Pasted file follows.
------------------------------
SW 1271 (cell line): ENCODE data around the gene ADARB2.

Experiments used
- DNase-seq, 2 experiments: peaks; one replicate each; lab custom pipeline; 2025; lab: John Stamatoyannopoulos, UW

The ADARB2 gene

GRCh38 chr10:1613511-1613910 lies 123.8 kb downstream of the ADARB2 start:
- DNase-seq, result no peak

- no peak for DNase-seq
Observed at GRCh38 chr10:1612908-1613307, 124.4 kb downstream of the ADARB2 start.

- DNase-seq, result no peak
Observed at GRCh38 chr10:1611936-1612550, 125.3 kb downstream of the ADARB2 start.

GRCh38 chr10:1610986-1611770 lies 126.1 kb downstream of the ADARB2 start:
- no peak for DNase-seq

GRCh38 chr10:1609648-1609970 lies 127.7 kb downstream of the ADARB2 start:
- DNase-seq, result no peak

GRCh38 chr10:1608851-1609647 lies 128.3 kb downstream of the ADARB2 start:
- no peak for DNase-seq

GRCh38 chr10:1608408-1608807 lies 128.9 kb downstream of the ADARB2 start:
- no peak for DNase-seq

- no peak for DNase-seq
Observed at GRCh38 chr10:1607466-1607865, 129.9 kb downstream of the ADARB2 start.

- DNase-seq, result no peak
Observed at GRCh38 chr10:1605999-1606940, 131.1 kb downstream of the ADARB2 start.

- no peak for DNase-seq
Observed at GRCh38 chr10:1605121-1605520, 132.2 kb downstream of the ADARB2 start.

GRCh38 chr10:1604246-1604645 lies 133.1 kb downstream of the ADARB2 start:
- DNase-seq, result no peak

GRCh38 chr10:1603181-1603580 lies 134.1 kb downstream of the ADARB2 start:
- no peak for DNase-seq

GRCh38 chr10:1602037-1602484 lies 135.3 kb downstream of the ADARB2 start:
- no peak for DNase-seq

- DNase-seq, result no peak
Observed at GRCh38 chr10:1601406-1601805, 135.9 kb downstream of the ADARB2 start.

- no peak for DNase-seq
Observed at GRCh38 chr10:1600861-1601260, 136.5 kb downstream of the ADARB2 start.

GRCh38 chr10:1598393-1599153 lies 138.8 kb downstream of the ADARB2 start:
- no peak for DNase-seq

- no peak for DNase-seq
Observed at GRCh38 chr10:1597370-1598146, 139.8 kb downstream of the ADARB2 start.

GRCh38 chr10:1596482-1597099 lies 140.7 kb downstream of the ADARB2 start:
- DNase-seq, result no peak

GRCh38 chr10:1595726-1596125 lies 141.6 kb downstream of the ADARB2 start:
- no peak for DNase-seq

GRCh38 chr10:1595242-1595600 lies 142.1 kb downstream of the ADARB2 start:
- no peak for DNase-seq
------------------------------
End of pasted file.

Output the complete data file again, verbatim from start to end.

SW 1271 (cell line): ENCODE data around the gene ADARB2.

Experiments used
- DNase-seq, 2 experiments: peaks; one replicate each; lab custom pipeline; 2025; lab: John Stamatoyannopoulos, UW

The ADARB2 gene

GRCh38 chr10:1613511-1613910 lies 123.8 kb downstream of the ADARB2 start:
- DNase-seq, result no peak

- no peak for DNase-seq
Observed at GRCh38 chr10:1612908-1613307, 124.4 kb downstream of the ADARB2 start.

- DNase-seq, result no peak
Observed at GRCh38 chr10:1611936-1612550, 125.3 kb downstream of the ADARB2 start.

GRCh38 chr10:1610986-1611770 lies 126.1 kb downstream of the ADARB2 start:
- no peak for DNase-seq

GRCh38 chr10:1609648-1609970 lies 127.7 kb downstream of the ADARB2 start:
- DNase-seq, result no peak

GRCh38 chr10:1608851-1609647 lies 128.3 kb downstream of the ADARB2 start:
- no peak for DNase-seq

GRCh38 chr10:1608408-1608807 lies 128.9 kb downstream of the ADARB2 start:
- no peak for DNase-seq

- no peak for DNase-seq
Observed at GRCh38 chr10:1607466-1607865, 129.9 kb downstream of the ADARB2 start.

- DNase-seq, result no peak
Observed at GRCh38 chr10:1605999-1606940, 131.1 kb downstream of the ADARB2 start.

- no peak for DNase-seq
Observed at GRCh38 chr10:1605121-1605520, 132.2 kb downstream of the ADARB2 start.

GRCh38 chr10:1604246-1604645 lies 133.1 kb downstream of the ADARB2 start:
- DNase-seq, result no peak

GRCh38 chr10:1603181-1603580 lies 134.1 kb downstream of the ADARB2 start:
- no peak for DNase-seq

GRCh38 chr10:1602037-1602484 lies 135.3 kb downstream of the ADARB2 start:
- no peak for DNase-seq

- DNase-seq, result no peak
Observed at GRCh38 chr10:1601406-1601805, 135.9 kb downstream of the ADARB2 start.

- no peak for DNase-seq
Observed at GRCh38 chr10:1600861-1601260, 136.5 kb downstream of the ADARB2 start.

GRCh38 chr10:1598393-1599153 lies 138.8 kb downstream of the ADARB2 start:
- no peak for DNase-seq

- no peak for DNase-seq
Observed at GRCh38 chr10:1597370-1598146, 139.8 kb downstream of the ADARB2 start.

GRCh38 chr10:1596482-1597099 lies 140.7 kb downstream of the ADARB2 start:
- DNase-seq, result no peak

GRCh38 chr10:1595726-1596125 lies 141.6 kb downstream of the ADARB2 start:
- no peak for DNase-seq

GRCh38 chr10:1595242-1595600 lies 142.1 kb downstream of the ADARB2 start:
- no peak for DNase-seq